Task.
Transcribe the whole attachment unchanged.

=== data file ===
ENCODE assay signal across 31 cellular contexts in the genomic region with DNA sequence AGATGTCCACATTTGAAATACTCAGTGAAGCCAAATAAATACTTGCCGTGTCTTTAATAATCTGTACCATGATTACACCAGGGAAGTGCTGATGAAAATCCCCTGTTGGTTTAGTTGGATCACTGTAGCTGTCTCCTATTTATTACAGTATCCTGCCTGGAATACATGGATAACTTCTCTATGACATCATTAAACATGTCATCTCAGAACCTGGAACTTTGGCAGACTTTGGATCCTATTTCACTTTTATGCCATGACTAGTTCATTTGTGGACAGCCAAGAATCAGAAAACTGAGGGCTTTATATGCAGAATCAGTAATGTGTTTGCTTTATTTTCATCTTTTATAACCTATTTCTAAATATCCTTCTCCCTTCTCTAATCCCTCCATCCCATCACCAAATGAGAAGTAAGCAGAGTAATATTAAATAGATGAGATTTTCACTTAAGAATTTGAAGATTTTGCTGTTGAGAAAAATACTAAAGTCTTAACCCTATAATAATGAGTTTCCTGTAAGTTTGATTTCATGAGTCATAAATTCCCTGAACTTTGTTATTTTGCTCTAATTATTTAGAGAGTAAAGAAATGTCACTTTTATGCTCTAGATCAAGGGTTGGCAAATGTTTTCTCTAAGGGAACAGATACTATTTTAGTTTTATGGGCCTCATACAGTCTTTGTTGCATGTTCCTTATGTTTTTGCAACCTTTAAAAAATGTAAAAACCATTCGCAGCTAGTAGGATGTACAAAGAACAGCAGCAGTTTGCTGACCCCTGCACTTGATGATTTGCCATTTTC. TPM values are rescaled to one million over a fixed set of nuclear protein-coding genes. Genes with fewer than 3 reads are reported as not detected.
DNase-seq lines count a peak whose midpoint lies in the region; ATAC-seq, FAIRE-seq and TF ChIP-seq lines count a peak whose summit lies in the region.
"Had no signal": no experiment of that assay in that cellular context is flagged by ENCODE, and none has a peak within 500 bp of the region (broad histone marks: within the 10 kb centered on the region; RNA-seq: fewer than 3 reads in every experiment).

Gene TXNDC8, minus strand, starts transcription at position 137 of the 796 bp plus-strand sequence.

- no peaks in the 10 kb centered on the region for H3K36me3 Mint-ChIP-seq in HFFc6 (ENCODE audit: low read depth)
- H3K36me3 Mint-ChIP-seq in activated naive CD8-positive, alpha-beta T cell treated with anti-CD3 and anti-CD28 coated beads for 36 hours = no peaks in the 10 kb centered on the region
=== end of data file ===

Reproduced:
ENCODE assay signal across 31 cellular contexts in the genomic region with DNA sequence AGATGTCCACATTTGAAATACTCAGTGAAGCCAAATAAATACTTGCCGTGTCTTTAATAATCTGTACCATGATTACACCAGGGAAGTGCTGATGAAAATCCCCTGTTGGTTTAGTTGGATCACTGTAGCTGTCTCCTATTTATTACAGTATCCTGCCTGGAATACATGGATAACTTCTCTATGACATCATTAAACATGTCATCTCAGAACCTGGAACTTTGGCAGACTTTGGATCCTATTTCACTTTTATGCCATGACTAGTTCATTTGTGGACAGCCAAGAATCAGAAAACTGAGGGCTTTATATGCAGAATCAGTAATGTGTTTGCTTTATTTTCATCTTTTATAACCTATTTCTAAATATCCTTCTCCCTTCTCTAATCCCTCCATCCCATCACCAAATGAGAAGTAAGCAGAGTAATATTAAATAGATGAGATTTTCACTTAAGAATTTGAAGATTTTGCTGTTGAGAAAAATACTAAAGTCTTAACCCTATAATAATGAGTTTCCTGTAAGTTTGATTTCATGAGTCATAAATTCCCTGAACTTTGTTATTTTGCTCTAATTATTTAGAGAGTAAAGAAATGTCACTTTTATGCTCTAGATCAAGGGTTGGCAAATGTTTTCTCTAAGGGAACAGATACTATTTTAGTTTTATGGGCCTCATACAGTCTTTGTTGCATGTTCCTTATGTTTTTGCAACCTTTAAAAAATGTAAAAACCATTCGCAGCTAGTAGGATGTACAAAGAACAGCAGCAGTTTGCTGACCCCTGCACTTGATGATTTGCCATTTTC. TPM values are rescaled to one million over a fixed set of nuclear protein-coding genes. Genes with fewer than 3 reads are reported as not detected.
DNase-seq lines count a peak whose midpoint lies in the region; ATAC-seq, FAIRE-seq and TF ChIP-seq lines count a peak whose summit lies in the region.
"Had no signal": no experiment of that assay in that cellular context is flagged by ENCODE, and none has a peak within 500 bp of the region (broad histone marks: within the 10 kb centered on the region; RNA-seq: fewer than 3 reads in every experiment).

Gene TXNDC8, minus strand, starts transcription at position 137 of the 796 bp plus-strand sequence.

- no peaks in the 10 kb centered on the region for H3K36me3 Mint-ChIP-seq in HFFc6 (ENCODE audit: low read depth)
- H3K36me3 Mint-ChIP-seq in activated naive CD8-positive, alpha-beta T cell treated with anti-CD3 and anti-CD28 coated beads for 36 hours = no peaks in the 10 kb centered on the region